Source: The Complete Classical Music Guide (2012). General Editor: John Burrows OBE HonRCM, edited with Charles Wiffen. p. 297 Bottom Left.


This big, single-movement piece, created in 1974 and 1975 for an enlarged form of Reich’s own ensemble, has a good claim to be his masterpiece. What makes it so irresistible is the way the moment-to-moment unfolding of Reich’s familiar “pattern games” is embedded in a convincing architectural frame. The division of the ensemble into “breathing” wind instruments and voice and “pulsing” instruments gives rise to a layered texture, with slow-moving phrases set against pattering activity.

What does the emboldened noun mean?

1 Answer 1


Steve Reich has always had an interest in composing music from patterns or processes, and a technique he refers to as phasing (see below).

Early statement (1987) Music as a gradual process.

"Though I may have the pleasure of discovering musical processes and composing the musical material to run through them, once the process is set up and loaded it runs by itself."

This review of Reich's 'Writings about Music' touches on this also :

"... a new relationship between material and form; not merely the repetition of musical patterns, but the psychology of listening to such repetition; not merely processes of gradual change, but music in which progressive transformation has become the syntax of the language."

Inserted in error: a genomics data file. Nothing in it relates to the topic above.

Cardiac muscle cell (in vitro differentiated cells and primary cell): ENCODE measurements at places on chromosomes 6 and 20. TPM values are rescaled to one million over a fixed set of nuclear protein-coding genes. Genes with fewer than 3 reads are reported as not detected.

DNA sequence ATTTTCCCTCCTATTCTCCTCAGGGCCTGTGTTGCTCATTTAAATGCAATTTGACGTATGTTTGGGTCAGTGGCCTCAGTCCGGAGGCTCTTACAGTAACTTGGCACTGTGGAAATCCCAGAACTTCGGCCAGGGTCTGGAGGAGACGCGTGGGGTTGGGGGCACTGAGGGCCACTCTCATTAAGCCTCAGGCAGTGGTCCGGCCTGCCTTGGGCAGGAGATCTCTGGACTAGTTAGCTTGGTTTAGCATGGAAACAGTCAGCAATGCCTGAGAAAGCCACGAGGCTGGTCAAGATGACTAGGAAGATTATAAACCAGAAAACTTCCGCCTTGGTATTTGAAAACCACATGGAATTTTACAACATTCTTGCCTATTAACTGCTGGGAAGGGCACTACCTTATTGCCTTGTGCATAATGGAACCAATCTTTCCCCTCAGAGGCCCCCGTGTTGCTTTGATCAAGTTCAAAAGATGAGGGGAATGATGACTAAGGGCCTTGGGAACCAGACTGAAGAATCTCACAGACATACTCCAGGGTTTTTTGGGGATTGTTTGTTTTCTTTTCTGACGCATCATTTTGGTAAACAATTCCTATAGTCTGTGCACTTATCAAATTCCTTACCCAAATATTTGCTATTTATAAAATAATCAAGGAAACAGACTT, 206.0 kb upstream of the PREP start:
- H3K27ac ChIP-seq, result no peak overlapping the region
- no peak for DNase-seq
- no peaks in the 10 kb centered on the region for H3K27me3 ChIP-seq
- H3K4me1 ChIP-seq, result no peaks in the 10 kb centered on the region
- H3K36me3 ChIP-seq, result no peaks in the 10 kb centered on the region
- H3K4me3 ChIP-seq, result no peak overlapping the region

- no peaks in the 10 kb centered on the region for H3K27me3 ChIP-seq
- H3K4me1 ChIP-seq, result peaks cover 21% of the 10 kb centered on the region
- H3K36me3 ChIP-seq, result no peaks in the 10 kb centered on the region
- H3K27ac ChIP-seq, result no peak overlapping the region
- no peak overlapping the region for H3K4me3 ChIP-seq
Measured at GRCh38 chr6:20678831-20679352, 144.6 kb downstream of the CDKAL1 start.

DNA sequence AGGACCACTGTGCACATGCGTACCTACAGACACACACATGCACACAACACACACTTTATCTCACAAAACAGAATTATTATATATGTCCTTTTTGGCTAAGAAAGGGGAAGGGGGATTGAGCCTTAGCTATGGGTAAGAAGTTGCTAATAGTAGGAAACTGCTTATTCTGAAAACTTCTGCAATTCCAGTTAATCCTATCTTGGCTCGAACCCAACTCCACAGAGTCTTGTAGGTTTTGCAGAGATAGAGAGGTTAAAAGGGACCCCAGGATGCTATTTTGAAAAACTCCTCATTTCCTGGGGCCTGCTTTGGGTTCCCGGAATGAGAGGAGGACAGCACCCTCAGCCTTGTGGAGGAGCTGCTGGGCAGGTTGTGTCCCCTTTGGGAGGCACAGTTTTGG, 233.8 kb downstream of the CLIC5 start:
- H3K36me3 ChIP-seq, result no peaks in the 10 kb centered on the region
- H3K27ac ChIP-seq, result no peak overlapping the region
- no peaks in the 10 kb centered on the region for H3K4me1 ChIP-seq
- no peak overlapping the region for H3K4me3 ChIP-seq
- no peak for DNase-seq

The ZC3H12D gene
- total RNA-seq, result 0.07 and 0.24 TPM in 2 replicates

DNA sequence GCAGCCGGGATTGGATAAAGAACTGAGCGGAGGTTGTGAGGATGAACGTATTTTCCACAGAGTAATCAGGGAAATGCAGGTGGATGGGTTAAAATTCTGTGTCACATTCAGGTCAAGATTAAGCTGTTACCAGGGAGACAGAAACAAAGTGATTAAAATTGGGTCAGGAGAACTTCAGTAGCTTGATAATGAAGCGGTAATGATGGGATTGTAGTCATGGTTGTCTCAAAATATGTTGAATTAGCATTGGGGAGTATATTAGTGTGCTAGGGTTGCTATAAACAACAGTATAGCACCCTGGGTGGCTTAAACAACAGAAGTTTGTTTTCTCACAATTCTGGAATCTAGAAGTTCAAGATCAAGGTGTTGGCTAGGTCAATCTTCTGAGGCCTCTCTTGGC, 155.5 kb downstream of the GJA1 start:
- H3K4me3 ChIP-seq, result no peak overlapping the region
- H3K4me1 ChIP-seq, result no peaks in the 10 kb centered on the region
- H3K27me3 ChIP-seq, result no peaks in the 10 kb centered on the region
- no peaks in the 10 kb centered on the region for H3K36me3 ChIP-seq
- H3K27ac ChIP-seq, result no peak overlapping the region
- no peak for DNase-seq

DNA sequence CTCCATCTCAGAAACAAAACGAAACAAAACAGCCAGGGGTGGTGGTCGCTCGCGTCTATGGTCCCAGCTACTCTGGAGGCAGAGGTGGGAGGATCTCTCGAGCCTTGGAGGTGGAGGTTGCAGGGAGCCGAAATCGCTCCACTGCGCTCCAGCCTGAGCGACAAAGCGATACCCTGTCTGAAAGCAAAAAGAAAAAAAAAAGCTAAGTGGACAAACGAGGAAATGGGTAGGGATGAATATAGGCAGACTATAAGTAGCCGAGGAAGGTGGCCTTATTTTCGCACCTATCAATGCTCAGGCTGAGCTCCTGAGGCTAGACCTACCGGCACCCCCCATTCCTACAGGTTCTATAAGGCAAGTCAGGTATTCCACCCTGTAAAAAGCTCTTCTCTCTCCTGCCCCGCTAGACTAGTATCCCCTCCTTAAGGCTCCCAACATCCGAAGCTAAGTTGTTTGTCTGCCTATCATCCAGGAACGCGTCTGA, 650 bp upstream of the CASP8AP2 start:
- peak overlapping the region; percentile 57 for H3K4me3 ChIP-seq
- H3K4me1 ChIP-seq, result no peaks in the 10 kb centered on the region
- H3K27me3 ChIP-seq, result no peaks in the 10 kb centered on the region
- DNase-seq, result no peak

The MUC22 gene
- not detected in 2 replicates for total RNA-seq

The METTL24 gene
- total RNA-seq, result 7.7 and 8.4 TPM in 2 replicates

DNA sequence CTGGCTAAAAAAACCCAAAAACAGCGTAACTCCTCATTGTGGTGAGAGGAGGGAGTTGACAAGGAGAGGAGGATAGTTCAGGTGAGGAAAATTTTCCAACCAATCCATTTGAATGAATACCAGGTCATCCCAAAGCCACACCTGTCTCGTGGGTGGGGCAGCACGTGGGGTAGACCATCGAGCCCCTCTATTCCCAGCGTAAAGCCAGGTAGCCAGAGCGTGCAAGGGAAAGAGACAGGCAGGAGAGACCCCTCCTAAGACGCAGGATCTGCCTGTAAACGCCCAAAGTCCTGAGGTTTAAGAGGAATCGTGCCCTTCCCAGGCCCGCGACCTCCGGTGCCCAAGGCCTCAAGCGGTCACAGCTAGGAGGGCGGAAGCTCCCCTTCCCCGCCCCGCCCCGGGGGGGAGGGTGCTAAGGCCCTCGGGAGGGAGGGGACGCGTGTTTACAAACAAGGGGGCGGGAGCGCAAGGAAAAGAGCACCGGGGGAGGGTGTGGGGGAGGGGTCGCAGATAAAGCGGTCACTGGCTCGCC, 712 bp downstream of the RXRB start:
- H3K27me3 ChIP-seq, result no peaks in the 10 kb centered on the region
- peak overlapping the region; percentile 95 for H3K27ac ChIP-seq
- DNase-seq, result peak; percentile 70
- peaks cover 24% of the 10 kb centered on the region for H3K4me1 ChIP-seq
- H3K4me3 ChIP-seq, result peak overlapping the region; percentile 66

Assmbling a piece from a set of repeated patterns is common with him, for example Drumming. The notes on the YT entry for this piece also touch on this : "The piece employs Reich's trademark technique of phasing. Phasing is achieved when two players, or one player and a recording, are playing a single repeated pattern in unison, usually on the same kind of instrument. One player changes tempo slightly, while the other remains constant, and eventually the two players are one or several beats out of sync with each other. They may either stay there, or phase further, depending on the piece."

On the way that this applies to "Music for 18 musicians" : Composer's notes to Boosey and Hawkes edition.

"The structure of Music for 18 Musicians is based on a cycle of eleven chords played at the very beginning of the piece and repeated at the end. All the instruments and voices play or sing the pulsating notes with each chord. Instruments like the strings which to not have to breath nevertheless follow the rise and fall of the breath by following the breathing patterns of the bass clarinet. Each chord is held for the duration of two breaths, and the next chord is gradually introduced, and so on, until all eleven are played and the ensemble returns to the first chord"

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